Civil servants will be quizzed on what school they went to in a drive to increase diversity 

Whitehall bosses are to ask staff if they went to private school in a drive to increase diversity.

As part of a survey of ‘socio-economic’ issues, civil servants will be asked to state the type of school they attended.

Other topics will include whether they qualified for free school meals as children and the profession and academic qualifications of their parents.

The survey has been drawn up following a consultation with private sector firms KPMG, Grant Thornton and Linklaters, the Daily Telegraph reported.

Whitehall bosses are asking staff if they went to private school in order to increase diversity

Civil servants will be asked if they qualified for free school meals. Stock picture

Civil servants will be asked if they qualified for free school meals. Stock picture

These companies are already said to ask staff such questions, while others including Standard Life say they will follow suit.

Tens of thousands of civil servants will take part in the annual survey in October.

But another Civil Service survey of almost 3,000 senior civil servants in 2016 found that just 23 per cent went to a fee-paying school, and 42 per cent of those had been on bursaries. Nearly half of those questioned – 47 per cent – went to a non-selective state school.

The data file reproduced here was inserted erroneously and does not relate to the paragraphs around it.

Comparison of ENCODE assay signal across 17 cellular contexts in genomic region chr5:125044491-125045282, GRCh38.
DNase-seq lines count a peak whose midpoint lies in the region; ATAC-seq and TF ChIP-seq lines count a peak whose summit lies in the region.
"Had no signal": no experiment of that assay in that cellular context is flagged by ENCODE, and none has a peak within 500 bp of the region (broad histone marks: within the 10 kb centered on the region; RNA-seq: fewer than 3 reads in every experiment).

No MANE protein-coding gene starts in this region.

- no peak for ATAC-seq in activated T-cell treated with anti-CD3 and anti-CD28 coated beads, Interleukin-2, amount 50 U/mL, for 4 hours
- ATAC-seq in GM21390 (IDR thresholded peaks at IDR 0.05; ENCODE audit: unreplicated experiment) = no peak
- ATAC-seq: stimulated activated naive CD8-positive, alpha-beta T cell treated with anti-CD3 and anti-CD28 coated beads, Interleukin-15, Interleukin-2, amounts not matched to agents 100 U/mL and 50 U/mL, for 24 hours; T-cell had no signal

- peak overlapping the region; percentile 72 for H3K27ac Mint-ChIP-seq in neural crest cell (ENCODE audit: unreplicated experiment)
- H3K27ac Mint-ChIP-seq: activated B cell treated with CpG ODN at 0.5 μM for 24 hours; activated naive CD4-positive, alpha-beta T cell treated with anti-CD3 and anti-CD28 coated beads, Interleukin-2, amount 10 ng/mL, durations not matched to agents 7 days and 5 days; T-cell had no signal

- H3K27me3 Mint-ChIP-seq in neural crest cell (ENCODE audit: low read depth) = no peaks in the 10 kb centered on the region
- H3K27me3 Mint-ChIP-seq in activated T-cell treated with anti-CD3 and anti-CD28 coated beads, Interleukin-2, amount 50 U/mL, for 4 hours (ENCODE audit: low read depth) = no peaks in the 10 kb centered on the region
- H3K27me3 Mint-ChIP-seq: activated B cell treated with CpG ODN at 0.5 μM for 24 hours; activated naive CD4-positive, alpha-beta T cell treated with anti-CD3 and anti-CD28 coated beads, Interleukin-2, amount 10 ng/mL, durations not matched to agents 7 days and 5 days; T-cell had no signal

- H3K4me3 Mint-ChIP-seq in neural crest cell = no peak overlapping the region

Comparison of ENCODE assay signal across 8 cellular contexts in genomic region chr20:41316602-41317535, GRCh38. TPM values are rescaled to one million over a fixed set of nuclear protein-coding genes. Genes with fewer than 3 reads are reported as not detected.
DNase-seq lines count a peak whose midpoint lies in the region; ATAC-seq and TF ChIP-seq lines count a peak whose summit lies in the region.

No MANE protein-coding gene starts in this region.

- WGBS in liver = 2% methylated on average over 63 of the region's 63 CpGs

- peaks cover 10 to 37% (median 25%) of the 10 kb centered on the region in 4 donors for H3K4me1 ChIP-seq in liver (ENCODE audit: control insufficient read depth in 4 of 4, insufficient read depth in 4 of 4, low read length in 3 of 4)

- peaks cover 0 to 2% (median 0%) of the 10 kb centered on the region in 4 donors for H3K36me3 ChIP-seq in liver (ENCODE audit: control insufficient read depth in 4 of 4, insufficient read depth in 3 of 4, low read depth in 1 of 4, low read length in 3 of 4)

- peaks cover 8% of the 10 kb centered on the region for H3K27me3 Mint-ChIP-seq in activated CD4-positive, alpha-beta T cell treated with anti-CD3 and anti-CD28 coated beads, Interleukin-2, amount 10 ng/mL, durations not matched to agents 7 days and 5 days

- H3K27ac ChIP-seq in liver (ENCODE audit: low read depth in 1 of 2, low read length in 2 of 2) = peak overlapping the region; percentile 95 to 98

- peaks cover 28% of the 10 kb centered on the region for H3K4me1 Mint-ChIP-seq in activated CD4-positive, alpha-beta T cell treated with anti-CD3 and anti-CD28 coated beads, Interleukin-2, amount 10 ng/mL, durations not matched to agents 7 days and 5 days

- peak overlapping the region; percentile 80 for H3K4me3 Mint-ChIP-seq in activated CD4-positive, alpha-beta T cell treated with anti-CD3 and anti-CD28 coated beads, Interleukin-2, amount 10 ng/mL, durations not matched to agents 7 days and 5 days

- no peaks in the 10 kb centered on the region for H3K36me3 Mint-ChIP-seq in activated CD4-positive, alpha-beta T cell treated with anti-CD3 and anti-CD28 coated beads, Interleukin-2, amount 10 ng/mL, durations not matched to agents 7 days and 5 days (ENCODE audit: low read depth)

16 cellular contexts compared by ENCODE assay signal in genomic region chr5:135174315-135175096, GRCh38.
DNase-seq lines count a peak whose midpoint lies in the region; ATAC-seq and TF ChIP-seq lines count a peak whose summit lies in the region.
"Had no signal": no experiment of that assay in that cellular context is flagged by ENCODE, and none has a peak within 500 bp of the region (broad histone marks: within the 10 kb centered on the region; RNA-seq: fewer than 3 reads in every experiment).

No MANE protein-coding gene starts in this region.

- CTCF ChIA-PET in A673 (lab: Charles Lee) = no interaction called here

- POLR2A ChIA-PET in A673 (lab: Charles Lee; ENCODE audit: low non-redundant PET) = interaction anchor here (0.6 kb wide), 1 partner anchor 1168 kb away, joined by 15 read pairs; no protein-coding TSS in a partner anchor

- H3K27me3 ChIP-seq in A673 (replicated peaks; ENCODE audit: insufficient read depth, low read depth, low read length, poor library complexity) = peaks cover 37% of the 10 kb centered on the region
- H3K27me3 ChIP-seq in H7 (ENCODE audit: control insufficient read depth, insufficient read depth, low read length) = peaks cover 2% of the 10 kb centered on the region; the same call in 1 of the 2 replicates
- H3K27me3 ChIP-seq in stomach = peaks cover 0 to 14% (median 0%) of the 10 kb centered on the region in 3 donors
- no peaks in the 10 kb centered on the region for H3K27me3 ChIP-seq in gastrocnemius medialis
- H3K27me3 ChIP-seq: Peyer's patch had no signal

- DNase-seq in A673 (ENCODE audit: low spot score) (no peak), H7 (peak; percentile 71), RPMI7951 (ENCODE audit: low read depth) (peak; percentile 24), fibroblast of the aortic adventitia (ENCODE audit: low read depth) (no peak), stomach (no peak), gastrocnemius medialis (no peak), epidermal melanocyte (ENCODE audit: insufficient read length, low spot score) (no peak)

In the wider population, 7 per cent of children attend fee-paying schools.

However, Barnaby Lenon, chairman of the Independent Schools Council, described the new survey as ‘methodologically naive’ and said that, as head of Harrow School, he had taught ‘boys who lived in council estates and boys who lived in castles’.

David Green, of think-tank Civitas, added: ‘For centuries every sincere supporter of liberty and democracy wanted individuals to be judged on their own merits … now Whitehall reactionaries want us to take a step backwards.’

And Henry Morris, of data analysts PIC, said: ‘The truth is that it doesn’t really matter how someone’s education was funded. The important thing is how much support their parents gave them and if they went to a high-quality school.’

Socio-economic checks on staff backgrounds will not become mandatory for companies, the Government said. However, guidelines published last week suggested that all employers hold similar surveys.

The document says the aim is to attract more ‘talented people from disadvantaged backgrounds’, perhaps by using the data to target recruitment campaigns.

The Cabinet Office said: ‘This [data] will be used anonymously and never to form the basis of individual recruitment decisions.’